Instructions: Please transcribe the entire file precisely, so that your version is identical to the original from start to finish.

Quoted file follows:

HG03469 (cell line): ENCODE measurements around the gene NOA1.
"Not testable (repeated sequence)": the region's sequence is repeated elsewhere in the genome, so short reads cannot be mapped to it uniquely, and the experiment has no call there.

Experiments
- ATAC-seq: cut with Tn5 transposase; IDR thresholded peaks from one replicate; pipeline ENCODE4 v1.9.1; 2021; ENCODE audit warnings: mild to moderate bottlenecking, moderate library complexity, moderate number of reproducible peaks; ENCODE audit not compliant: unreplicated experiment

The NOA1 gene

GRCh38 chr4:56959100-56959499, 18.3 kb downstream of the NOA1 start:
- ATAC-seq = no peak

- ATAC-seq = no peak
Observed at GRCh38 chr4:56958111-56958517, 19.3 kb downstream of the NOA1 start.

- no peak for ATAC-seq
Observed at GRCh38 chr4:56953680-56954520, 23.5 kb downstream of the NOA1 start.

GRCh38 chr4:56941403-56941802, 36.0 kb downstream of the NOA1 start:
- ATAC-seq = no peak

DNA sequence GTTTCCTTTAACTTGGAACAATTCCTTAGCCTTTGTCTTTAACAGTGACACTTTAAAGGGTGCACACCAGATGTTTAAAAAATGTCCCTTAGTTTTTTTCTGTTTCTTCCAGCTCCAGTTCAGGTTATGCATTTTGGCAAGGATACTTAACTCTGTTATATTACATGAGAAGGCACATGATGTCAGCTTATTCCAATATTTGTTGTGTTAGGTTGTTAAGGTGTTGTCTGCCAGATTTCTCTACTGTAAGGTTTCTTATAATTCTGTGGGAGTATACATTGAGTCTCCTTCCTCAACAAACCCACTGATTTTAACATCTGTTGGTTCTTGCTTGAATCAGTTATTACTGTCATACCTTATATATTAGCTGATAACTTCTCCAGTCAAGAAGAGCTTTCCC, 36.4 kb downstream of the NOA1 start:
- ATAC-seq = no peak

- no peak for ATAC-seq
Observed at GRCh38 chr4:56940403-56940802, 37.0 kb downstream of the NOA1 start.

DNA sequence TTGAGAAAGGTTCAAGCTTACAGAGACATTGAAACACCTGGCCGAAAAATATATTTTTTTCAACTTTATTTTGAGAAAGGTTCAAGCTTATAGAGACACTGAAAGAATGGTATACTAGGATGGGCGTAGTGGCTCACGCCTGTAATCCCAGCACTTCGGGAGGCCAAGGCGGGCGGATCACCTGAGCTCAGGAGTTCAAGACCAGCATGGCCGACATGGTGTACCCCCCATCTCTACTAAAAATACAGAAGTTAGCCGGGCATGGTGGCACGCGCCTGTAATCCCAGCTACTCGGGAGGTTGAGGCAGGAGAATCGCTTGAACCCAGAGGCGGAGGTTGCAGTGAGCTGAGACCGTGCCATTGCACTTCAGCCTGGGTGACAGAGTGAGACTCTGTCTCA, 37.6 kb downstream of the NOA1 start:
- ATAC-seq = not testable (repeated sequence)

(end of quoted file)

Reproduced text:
HG03469 (cell line): ENCODE measurements around the gene NOA1.
"Not testable (repeated sequence)": the region's sequence is repeated elsewhere in the genome, so short reads cannot be mapped to it uniquely, and the experiment has no call there.

Experiments
- ATAC-seq: cut with Tn5 transposase; IDR thresholded peaks from one replicate; pipeline ENCODE4 v1.9.1; 2021; ENCODE audit warnings: mild to moderate bottlenecking, moderate library complexity, moderate number of reproducible peaks; ENCODE audit not compliant: unreplicated experiment

The NOA1 gene

GRCh38 chr4:56959100-56959499, 18.3 kb downstream of the NOA1 start:
- ATAC-seq = no peak

- ATAC-seq = no peak
Observed at GRCh38 chr4:56958111-56958517, 19.3 kb downstream of the NOA1 start.

- no peak for ATAC-seq
Observed at GRCh38 chr4:56953680-56954520, 23.5 kb downstream of the NOA1 start.

GRCh38 chr4:56941403-56941802, 36.0 kb downstream of the NOA1 start:
- ATAC-seq = no peak

DNA sequence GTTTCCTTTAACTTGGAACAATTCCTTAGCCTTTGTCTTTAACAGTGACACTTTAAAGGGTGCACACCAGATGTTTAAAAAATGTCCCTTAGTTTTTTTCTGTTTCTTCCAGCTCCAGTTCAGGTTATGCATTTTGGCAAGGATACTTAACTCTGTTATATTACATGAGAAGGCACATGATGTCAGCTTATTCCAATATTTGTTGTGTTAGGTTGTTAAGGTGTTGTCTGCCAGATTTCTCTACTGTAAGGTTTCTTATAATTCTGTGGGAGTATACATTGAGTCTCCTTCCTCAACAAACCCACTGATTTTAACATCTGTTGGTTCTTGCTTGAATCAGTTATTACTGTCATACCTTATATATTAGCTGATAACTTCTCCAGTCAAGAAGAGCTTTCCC, 36.4 kb downstream of the NOA1 start:
- ATAC-seq = no peak

- no peak for ATAC-seq
Observed at GRCh38 chr4:56940403-56940802, 37.0 kb downstream of the NOA1 start.

DNA sequence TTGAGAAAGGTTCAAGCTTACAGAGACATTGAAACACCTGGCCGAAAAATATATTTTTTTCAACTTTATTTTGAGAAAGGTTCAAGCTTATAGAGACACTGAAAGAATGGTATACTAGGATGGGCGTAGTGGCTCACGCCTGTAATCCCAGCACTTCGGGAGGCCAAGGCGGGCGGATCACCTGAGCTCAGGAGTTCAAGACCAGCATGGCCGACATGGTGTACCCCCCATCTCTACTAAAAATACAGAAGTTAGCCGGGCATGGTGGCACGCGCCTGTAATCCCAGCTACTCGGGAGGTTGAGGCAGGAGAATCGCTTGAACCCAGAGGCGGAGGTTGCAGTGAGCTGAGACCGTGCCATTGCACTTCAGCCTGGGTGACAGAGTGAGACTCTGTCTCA, 37.6 kb downstream of the NOA1 start:
- ATAC-seq = not testable (repeated sequence)